The wings were willing, but the feathers were weak. Delicate, thin-shafted plumage would have made flapping difficult if not impossible for two prehistoric birds, a new analysis of fossil feathers suggests.
Their feathers probably would have buckled or snapped during strong flapping or sharp maneuvers, so the primitive birds may have been limited to gliding, says Robert Nudds, an evolutionary biologist at the University of Manchester in England. He and paleontologist Gareth Dyke of University College Dublin report an engineering analysis of feathers from the ancient birds Archaeopteryx and Confuciusornis in the May 14 Science.
Nudds and Dyke used a simple formula often applied to bridges and beams to estimate the load-carrying capacities of the birds’ feathers, based on fossil remains. The team also looked at the feathers of four modern birds with a variety of feather and flight types — a pigeon, a gull, an albatross and a vulture.
Even though the feathers of Archaeopteryx and Confuciusornis were about the same size as those of a modern-day pigeon, they had smaller diameter shafts that rendered them much weaker.
“Even if these feathers had solid shafts, they’re not very impressive,” says Lawrence Witmer, a paleontologist at Ohio University in Athens who was not part of the new study. “They’re so flimsy that they couldn’t have supported much weight.”
In straight and level flight, the lift generated by a bird’s wings, tail and other flight surfaces must support the bird’s weight. But during extreme maneuvers such as high-speed turns — analogous to a fighter pilot “pulling g’s” — the forces on a bird’s feathers are much higher, Nudds says. In those cases, birds rely on their bones and feathers having a “margin of safety” that makes them several times stronger than needed for straight and level flight.
In modern birds, feathers typically fail when forces acting perpendicular to the central shaft cause that load-bearing structure to buckle, Nudds says. To prevent this, lift-generating feathers in present-day birds are many times stronger than necessary for level flight, from a factor of around six in vultures to a factor of more than 13 in gulls. But in the ancient birds, margins were much smaller: 2.9 for Confuciusornis and four for Archaeopteryx. If these birds had feathers with partially hollow shafts similar to those of modern feathers, these margins could have been even lower, the team argues.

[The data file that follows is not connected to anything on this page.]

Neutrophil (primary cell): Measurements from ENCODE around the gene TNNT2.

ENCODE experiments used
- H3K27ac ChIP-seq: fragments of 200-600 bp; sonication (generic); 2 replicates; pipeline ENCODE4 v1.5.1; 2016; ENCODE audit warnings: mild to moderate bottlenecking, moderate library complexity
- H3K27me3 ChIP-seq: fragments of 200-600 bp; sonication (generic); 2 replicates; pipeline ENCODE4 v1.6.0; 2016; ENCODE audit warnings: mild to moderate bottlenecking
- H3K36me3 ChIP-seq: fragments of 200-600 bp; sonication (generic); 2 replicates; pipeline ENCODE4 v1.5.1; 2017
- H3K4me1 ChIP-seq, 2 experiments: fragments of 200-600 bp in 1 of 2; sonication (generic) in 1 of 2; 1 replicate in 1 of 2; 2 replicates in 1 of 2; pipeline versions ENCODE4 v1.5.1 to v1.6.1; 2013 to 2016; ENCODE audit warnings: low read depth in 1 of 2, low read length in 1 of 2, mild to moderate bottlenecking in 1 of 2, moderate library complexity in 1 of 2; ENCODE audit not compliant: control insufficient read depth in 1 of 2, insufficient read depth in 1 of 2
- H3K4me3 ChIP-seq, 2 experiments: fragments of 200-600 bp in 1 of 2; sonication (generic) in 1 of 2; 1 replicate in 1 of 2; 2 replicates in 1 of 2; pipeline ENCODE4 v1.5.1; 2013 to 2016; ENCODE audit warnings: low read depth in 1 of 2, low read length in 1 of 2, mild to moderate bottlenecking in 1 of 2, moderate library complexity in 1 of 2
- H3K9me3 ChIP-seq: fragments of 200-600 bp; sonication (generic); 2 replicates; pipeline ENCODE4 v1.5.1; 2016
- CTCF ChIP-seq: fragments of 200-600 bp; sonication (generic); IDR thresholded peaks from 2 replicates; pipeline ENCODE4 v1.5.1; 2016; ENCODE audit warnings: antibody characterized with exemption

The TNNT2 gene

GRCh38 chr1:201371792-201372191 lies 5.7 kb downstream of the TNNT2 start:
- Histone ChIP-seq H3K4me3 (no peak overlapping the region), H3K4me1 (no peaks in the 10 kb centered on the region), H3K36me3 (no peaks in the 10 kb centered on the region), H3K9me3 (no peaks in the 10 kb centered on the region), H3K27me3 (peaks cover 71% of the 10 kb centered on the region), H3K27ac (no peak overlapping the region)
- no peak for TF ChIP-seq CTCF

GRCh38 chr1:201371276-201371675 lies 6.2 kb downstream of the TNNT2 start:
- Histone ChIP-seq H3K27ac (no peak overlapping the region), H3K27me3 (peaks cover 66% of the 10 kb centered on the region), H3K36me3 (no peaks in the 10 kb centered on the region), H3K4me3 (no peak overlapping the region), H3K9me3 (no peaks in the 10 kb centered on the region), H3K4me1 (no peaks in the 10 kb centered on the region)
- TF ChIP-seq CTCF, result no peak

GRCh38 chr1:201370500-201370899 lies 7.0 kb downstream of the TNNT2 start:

The ancient birds may have simply glided from one branch to another, the researchers say, or “parachuted” from high spots to low by splaying their wings and slowing their descent.
Other recent studies of Archaeopteryx — a fossil iconic of the transition from dinosaurs to birds — have also cast doubt on the creature’s flying ability.
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Research suggests, for example, that although Archaeopteryx had large enough feathers for flight, it didn’t have the right bone structure to take the large upstroke required for efficiently powered flight, says Richard Prum, an ornithologist at Yale University.
“Not only is the shoulder joint oriented wrong for powered flight in Archaeopteryx and Confuciusornis, but the new study shows that even the feathers aren’t built right for it,” says Phil Senter, a paleontologist at Fayetteville State University in North Carolina. “I’ve thought for some time that the feathers of nonavian dinosaurs and [primitive] birds were primarily display structures, and the lack of powered flying ability is consistent with that idea,” he notes.
As far as Archaeopteryx is concerned, Witmer concurs, to a degree. In recent studies, Archaeopteryx “has become less birdlike … and is starting to look like just another feathered predatory dinosaur.” He notes, though, that at this point the features of Archaeopteryx still seem closer to birds than to other dinosaurs.
The lack of modern flying ability shouldn’t cast poor light on Archaeopteryx, Witmer adds. “A lot of ancient birds were probably pretty clumsy.” The ability to glide or parachute from one branch to another was still an advantage, he suggests: “Anything that slows an organism’s descent would add to its survivability.”
It’s possible, Witmer notes, that some aspects of the primitive feathers yet to be recognized by scientists compensated for their structural weakness.